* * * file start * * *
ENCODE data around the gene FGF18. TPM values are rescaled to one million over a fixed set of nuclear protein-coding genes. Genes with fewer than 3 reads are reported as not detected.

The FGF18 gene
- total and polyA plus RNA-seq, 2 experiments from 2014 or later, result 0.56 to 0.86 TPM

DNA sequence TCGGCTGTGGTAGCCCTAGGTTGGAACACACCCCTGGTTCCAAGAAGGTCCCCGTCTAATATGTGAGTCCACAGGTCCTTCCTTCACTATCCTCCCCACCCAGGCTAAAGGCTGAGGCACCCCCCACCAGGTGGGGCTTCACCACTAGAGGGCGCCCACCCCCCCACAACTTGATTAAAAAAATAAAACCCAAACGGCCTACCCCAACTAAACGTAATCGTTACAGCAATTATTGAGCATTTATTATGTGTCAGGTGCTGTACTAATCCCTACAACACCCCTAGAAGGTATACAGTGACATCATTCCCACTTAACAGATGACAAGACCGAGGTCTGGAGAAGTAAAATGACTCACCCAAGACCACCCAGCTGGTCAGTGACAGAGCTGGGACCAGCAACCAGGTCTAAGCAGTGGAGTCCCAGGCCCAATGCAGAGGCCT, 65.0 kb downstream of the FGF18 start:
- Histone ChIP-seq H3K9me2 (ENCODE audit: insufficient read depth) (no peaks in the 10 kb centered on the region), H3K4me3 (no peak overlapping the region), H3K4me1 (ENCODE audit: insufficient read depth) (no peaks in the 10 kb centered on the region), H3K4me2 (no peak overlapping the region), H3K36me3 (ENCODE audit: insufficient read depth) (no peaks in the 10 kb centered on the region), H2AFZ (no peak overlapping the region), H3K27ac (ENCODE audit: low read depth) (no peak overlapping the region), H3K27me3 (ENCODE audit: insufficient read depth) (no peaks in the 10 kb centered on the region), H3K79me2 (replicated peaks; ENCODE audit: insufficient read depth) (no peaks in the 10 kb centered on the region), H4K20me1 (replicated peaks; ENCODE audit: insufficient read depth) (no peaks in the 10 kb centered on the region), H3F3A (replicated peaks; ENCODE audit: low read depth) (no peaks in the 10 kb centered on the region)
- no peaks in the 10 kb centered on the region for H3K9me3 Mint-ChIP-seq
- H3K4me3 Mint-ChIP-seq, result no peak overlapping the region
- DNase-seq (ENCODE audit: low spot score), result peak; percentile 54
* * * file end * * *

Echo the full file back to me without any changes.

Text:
ENCODE data around the gene FGF18. TPM values are rescaled to one million over a fixed set of nuclear protein-coding genes. Genes with fewer than 3 reads are reported as not detected.

The FGF18 gene
- total and polyA plus RNA-seq, 2 experiments from 2014 or later, result 0.56 to 0.86 TPM

DNA sequence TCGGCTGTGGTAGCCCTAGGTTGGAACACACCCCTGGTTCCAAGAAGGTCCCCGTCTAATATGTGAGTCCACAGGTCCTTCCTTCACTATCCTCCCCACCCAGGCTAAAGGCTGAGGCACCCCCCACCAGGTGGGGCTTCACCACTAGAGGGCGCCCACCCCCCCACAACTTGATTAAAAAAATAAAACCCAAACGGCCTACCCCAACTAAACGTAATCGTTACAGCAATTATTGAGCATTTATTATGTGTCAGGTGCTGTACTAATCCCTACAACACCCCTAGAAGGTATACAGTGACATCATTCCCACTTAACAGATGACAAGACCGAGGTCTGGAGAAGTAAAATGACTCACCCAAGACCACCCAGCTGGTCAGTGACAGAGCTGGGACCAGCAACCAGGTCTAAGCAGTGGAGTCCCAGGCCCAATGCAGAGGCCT, 65.0 kb downstream of the FGF18 start:
- Histone ChIP-seq H3K9me2 (ENCODE audit: insufficient read depth) (no peaks in the 10 kb centered on the region), H3K4me3 (no peak overlapping the region), H3K4me1 (ENCODE audit: insufficient read depth) (no peaks in the 10 kb centered on the region), H3K4me2 (no peak overlapping the region), H3K36me3 (ENCODE audit: insufficient read depth) (no peaks in the 10 kb centered on the region), H2AFZ (no peak overlapping the region), H3K27ac (ENCODE audit: low read depth) (no peak overlapping the region), H3K27me3 (ENCODE audit: insufficient read depth) (no peaks in the 10 kb centered on the region), H3K79me2 (replicated peaks; ENCODE audit: insufficient read depth) (no peaks in the 10 kb centered on the region), H4K20me1 (replicated peaks; ENCODE audit: insufficient read depth) (no peaks in the 10 kb centered on the region), H3F3A (replicated peaks; ENCODE audit: low read depth) (no peaks in the 10 kb centered on the region)
- no peaks in the 10 kb centered on the region for H3K9me3 Mint-ChIP-seq
- H3K4me3 Mint-ChIP-seq, result no peak overlapping the region
- DNase-seq (ENCODE audit: low spot score), result peak; percentile 54